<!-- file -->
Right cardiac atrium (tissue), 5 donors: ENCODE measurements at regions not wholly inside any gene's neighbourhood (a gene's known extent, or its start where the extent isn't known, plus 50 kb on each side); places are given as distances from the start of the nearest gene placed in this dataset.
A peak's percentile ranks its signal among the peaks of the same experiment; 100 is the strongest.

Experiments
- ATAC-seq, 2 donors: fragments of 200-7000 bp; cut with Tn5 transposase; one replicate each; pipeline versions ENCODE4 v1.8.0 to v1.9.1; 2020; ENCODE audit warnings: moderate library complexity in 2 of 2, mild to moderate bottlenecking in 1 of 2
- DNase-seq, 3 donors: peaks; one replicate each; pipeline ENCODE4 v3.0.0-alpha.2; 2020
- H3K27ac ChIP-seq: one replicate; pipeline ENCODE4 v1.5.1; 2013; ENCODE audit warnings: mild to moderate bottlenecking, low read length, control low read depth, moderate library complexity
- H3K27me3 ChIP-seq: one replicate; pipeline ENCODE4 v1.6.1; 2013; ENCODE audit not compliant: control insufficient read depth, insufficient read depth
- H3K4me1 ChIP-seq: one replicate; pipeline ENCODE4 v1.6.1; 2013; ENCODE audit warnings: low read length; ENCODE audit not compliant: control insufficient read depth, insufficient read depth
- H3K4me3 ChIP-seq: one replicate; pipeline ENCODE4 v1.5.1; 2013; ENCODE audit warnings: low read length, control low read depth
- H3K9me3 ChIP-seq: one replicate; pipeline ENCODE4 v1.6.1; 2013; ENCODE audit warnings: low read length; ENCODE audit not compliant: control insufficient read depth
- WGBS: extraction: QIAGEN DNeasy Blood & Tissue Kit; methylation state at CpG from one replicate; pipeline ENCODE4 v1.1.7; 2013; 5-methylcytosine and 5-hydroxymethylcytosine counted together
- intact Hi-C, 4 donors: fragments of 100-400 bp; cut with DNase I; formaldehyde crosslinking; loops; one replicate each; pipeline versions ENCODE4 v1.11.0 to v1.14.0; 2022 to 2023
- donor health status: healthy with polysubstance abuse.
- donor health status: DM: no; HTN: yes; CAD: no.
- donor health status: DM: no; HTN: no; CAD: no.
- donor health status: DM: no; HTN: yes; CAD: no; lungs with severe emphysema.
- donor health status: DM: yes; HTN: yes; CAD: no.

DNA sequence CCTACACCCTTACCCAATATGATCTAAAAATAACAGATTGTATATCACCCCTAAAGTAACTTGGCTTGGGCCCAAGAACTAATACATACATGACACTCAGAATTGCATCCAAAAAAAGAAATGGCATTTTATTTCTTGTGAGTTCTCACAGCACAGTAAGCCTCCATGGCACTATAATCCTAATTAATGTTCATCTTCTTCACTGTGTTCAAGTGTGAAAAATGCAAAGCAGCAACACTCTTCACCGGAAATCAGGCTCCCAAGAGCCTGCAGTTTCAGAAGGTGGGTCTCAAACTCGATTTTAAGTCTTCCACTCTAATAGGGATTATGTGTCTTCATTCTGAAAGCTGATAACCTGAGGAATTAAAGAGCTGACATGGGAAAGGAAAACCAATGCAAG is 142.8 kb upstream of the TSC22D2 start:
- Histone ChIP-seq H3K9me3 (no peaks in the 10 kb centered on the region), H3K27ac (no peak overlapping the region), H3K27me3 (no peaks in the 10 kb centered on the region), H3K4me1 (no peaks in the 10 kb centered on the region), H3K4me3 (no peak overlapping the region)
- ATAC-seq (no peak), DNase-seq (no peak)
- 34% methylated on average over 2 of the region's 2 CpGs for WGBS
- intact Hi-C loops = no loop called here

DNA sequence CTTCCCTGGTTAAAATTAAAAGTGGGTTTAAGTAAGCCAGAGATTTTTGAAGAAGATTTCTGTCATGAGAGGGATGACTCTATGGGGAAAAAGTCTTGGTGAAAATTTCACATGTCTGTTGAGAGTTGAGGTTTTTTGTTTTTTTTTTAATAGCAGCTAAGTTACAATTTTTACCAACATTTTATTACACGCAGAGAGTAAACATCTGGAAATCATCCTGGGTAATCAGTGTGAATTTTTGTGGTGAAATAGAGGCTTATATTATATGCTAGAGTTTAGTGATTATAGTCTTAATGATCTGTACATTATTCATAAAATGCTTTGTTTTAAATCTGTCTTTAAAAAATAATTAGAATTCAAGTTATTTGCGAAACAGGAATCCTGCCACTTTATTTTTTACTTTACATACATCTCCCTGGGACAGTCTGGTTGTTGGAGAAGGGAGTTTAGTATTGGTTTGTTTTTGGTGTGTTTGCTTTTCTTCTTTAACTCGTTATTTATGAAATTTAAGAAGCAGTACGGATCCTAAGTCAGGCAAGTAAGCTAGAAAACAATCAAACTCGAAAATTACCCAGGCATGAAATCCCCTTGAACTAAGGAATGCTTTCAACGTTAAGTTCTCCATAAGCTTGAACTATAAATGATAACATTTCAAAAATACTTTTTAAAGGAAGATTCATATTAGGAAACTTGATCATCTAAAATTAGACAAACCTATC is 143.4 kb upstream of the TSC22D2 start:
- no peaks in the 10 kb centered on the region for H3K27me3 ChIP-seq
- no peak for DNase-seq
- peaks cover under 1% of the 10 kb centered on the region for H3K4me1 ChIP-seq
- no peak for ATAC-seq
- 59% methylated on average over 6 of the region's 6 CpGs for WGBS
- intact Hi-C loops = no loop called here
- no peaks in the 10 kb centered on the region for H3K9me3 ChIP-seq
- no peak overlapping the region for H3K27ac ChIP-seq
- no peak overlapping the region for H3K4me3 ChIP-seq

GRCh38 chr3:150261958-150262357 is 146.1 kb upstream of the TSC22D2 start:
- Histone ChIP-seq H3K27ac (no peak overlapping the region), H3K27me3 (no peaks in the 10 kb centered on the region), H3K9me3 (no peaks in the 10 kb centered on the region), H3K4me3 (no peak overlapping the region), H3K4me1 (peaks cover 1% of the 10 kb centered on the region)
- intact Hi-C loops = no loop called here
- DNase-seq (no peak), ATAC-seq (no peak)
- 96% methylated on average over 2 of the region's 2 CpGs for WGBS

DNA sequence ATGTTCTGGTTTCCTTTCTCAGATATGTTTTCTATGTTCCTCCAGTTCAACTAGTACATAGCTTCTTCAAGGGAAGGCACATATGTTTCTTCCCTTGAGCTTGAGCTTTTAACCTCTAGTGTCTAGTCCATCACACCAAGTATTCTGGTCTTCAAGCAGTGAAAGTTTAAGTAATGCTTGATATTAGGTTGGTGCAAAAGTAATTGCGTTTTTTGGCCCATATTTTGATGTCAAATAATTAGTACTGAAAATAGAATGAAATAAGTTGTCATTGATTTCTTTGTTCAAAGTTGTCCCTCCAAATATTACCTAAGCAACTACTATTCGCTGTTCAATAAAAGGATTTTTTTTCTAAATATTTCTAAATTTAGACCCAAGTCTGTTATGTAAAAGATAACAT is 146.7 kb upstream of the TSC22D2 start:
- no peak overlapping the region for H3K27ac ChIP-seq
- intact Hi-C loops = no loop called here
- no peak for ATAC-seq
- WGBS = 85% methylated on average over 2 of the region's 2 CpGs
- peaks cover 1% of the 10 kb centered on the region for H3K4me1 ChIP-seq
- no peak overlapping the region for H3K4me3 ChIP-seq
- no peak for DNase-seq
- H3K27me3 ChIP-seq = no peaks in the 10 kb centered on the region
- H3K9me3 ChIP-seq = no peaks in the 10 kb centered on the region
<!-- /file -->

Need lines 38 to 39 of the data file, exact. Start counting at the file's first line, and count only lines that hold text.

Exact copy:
DNA sequence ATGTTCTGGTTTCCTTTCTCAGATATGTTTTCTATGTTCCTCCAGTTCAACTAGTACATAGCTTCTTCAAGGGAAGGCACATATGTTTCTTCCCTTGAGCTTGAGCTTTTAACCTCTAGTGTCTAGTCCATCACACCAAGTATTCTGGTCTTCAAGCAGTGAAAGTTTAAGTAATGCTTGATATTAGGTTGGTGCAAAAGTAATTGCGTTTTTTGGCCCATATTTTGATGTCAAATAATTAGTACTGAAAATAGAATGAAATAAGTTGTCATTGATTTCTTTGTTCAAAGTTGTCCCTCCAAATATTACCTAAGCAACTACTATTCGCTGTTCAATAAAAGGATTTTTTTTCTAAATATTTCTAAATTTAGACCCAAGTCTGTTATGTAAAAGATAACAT is 146.7 kb upstream of the TSC22D2 start:
- no peak overlapping the region for H3K27ac ChIP-seq